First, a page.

Dynamics of Hot-Potato Routing in IP Networks

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29 Οκτ 2013 (πριν από 3 χρόνια και 10 μήνες)

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Dynamics of Hot
-
Potato
Routing in IP Networks

Renata Teixeira

(
UC San Diego
)

http://www
-
cse.ucsd.edu/~teixeira

with

Aman Shaikh (AT&T), Tim Griffin(Intel), and
Jennifer Rexford(AT&T)

SIGMETRICS’04


New York, NY

SIGMETRICS’04

2

Internet Routing Architecture

UCSD

Sprint

AT&T

Verio

AOL

interdomain routing (BGP)

intradomain routing (OSPF,IS
-
IS)

Changes in one AS

may impact traffic

and routing in other ASes

User

Web

Server

End
-
to
-
end performance

depends on all ASes

along the path

SIGMETRICS’04

3

Hot
-
Potato Routing

San Francisco

Dallas

New York

Hot
-
potato routing = route to closest egress point



when there is more than




one route to destination

ISP network

9

10

dst

multiple connections

to the same peer

SIGMETRICS’04

4

Hot
-
Potato Routing Change

San Francisco

Dallas

New York

ISP network

dst

9

10

-

failure

-

planned maintenance

-

traffic engineering

11

Routes to thousands

of destinations switch

exit point!!!

Consequences:


Transient forwarding instability


Traffic shift


Inter
-
domain routing changes

11

SIGMETRICS’04

5

Approach


Understanding impact in real networks


How often hot
-
potato changes happen?


How many destinations do they affect?


What are the convergence delays?


Main contributions


Methodology for measuring hot
-
potato changes


Characterization on AT&T’s IP backbone


SIGMETRICS’04

6

Challenges for Identifying

Hot
-
Potato Changes


Cannot collect data from all routers


OSPF: flooding gives complete view of topology


BGP: multi
-
hop sessions to several vantage points


A single event may cause multiple messages


Group related routing messages in time


Router implementation affects message timing


Controlled experiments of router in the lab


Many BGP updates caused by external events


Classify BGP routing changes by possible causes

SIGMETRICS’04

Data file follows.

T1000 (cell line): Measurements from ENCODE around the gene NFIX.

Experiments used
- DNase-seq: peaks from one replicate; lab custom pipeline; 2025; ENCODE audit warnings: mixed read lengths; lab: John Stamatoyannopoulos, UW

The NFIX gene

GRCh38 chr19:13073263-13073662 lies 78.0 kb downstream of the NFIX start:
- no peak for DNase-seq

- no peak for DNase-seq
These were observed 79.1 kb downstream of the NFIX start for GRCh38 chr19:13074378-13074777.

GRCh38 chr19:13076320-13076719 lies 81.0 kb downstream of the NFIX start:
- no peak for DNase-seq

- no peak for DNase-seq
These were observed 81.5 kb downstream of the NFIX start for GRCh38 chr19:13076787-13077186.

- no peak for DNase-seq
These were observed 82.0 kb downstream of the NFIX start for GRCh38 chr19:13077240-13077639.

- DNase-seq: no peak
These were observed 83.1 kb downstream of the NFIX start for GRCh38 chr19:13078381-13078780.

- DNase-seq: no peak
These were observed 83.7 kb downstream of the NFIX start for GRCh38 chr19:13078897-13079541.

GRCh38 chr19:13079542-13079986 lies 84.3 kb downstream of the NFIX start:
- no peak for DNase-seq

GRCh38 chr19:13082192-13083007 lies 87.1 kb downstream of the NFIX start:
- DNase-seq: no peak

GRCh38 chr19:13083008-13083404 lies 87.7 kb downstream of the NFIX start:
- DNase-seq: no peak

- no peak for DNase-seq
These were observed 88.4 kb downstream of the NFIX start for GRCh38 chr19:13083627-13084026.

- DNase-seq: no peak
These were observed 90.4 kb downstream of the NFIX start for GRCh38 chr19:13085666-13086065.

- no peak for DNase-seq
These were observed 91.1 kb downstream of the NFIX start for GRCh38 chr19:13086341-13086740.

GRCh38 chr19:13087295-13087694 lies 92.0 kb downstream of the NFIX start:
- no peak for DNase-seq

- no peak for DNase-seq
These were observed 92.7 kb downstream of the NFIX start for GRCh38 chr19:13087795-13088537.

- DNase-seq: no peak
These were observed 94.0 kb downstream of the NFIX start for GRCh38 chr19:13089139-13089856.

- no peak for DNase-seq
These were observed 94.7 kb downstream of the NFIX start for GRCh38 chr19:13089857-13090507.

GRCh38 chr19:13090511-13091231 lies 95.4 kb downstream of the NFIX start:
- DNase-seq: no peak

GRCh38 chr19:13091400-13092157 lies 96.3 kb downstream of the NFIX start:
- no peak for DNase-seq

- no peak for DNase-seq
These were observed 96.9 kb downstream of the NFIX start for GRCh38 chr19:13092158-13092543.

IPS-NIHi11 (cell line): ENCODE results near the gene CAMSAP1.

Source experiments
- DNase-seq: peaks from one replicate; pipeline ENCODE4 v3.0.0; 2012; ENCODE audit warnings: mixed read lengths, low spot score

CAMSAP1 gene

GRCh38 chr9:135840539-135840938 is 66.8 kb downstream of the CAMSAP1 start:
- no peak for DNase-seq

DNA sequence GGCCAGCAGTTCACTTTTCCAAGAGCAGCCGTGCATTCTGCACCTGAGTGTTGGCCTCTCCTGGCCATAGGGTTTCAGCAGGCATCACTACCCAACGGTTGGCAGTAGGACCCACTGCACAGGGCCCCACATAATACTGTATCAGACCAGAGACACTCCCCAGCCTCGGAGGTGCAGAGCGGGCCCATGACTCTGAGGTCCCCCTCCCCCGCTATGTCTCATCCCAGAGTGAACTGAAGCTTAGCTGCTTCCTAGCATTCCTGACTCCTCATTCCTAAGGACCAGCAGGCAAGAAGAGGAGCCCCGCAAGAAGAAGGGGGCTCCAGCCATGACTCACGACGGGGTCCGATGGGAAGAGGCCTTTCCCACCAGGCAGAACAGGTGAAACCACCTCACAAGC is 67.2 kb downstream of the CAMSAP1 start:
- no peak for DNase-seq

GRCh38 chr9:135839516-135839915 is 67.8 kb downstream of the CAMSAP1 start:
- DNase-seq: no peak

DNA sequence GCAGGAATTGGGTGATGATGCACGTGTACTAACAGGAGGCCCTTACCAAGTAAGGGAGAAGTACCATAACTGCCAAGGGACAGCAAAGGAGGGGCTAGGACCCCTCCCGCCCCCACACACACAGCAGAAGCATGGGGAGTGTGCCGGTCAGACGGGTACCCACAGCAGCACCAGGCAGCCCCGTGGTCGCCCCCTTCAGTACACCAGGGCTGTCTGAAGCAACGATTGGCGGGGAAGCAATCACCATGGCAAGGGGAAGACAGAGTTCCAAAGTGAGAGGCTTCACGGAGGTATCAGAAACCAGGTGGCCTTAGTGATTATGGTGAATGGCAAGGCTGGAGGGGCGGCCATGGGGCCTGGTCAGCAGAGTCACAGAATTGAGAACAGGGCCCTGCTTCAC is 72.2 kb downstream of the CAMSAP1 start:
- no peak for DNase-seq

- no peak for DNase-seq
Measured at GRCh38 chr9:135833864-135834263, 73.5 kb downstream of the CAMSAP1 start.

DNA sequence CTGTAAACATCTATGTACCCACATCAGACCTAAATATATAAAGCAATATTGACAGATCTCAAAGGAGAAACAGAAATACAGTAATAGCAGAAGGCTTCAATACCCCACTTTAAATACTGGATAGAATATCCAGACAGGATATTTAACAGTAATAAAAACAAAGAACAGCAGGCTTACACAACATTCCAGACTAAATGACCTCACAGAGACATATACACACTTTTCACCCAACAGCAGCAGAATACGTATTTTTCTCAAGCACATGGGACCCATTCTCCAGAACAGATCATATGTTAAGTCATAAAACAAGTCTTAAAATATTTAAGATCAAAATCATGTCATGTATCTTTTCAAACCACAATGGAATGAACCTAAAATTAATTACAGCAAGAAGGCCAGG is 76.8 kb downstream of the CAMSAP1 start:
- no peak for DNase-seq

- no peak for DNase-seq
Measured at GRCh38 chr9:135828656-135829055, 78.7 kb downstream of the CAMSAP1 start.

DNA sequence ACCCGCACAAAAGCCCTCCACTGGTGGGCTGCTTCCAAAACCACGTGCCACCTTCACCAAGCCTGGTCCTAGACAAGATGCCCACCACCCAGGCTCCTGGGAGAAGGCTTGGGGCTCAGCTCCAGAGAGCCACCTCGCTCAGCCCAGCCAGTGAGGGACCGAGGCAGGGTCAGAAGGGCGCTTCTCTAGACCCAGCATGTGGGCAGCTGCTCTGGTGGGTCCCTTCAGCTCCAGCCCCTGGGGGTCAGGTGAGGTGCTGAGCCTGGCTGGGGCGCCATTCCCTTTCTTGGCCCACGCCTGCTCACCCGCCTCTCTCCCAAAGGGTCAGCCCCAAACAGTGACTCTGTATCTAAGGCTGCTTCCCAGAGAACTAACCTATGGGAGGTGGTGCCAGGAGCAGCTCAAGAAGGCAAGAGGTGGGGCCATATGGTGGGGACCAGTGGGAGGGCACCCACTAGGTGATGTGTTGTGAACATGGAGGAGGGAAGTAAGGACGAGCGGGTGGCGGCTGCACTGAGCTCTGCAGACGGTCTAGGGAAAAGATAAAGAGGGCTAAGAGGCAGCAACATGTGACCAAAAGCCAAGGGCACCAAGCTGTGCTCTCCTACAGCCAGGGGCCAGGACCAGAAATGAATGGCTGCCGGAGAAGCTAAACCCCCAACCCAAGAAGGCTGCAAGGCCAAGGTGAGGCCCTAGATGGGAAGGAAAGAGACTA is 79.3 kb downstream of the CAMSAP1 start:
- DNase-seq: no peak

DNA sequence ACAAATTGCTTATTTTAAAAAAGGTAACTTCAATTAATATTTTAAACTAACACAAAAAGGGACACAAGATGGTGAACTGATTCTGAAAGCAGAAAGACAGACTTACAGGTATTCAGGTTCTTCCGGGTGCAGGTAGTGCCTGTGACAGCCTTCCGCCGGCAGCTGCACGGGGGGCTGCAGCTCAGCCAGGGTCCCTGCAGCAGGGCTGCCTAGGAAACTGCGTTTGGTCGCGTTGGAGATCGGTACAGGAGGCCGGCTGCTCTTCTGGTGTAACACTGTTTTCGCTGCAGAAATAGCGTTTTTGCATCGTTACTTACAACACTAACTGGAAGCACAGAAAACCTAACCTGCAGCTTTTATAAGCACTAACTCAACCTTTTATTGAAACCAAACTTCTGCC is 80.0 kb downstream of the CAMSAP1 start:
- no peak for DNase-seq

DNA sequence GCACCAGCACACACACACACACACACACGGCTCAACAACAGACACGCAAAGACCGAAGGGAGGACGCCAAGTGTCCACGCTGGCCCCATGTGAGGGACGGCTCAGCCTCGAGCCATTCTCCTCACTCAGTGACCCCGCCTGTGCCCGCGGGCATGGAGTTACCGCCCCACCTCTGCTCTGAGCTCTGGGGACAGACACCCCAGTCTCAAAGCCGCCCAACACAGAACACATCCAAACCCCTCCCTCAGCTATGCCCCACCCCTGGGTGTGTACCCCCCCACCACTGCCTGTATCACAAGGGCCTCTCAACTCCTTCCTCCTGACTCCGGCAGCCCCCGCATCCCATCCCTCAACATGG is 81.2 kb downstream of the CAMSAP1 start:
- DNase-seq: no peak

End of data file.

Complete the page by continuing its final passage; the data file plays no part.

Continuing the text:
7

Measurement Methodology

Replay routing decisions from

vantage point

A and B to identify

hot
-
potato changes

AT&T

backbone

BGP monitor

BGP updates

OSPF Monitor

OSPF

messages

A

B

SIGMETRICS’04

8

Algorithm for Correlating

Routing Changes


Step 1: Process stream of OSPF messages


Group OSPF messages close in time


Transform OSPF messages into vantage point’s routing
changes


Step 2: Process stream of BGP updates from
vantage point


Group updates close in time


Classify BGP routing changes by possible OSPF cause


Step 3: Match BGP routing changes to OSPF
changes in time


Determine causal relationship

SIGMETRICS’04

9

Characterization of

AT&T Network


Dataset


BGP updates from 9 routers


176 days of data from February to July 2003


Understanding impact of hot
-
potato changes


How often hot
-
potato changes happen?


How many destinations do they affect?


What are the convergence delays?


SIGMETRICS’04

10

Frequency of

Hot
-
Potato Changes

router A

router B

Need data from many vantage points and long duration

SIGMETRICS’04

11

Variation across Routers

NY

10

9

SF

A

NY

1000

1

SF

dst

dst

Small changes will make router A

switch exit points to dst

More robust to intradomain

routing changes

B

Important factors:

-

Location: relative distance to egresses

-

Day: which events happen

SIGMETRICS’04

12

Impact of an OSPF Change

router A

router B

SIGMETRICS’04

13

Delay for BGP Routing Change


Steps between OSPF change and BGP update


OSPF message flooded through the network (t
0
)


OSPF updates path cost information


BGP decision process rerun (timer driven)


BGP update sent to another router (t)


First BGP update sent (t
1
)


Metrics


Time for BGP to revisit decision: t
1

-

t
0


Time for BGP update: t


t
0

BGP monitor

OSPF monitor

SIGMETRICS’04

14

BGP Reaction Time

uniform 5


80 sec

Transfer delay

First BGP update

All BGP updates

Worst case scenario:


0


80 sec to revisit BGP decision


50


110 sec to send multiple updates


Last prefix may take 3 minutes to converge!

SIGMETRICS’04

15

Data Plane Convergence

R
1

R
2

dst

10

100

10

111

E
1

E
2

Disastrous for interactive applications (VoIP, gaming, web)

2


R
2

starts using E
1

to reach dst

1


BGP decision process runs in R
2

R
1

R
2

dst

10

100

10

111

E
1

E
2

3


R
1
’s BGP decision can

take up to 60 seconds to run

Packets to dst may

be caught in a loop

for 60 seconds!


2


R
2

starts using E
1

to reach dst

1


BGP decision process runs in R
2

SIGMETRICS’04

16

Conclusion


Measured impact of hot
-
potato routing


Convergence delay (partially fixable)


Route changes and traffic shifts (fundamental property)


External routing updates


What to do about it?


Router vendor: event
-
driven implementation


Network operator: operational practices to avoid changes


Network designer: designs that minimize sensitivity


Model of sensitivity to hot
-
potato disruptions (
SIGCOMM’04
)


Protocol designer: looser coupling of routing protocols

SIGMETRICS’04

17

Hot
-
Potato Changes

across Prefixes

Cumulative

% BGP updates

% prefixes

Non hot
-
potato changes

All

Hot
-
potato changes

OSPF
-
triggered BGP updates

affects ~60% of prefixes

uniformly

prefixes with only

one exit point

Contrast with

non
-
OSPF triggered

BGP updates

SIGMETRICS’04

18

Algorithm for Correlating
Routing Changes

Stream of OSPF messages

Stream of BGP updates from vantage point

Transform OSPF msgs

into vantage point’s

routing changes

Determine “stable” routing

changes per dst and

classify them according

to possible OSPF cause

time

Match path cost changes

with BGP routing changes

that happened close in time

SF 9

NY 10

Costs from

Dallas

SF 11

NY 10

SF 11

NY 10

dst

dst
2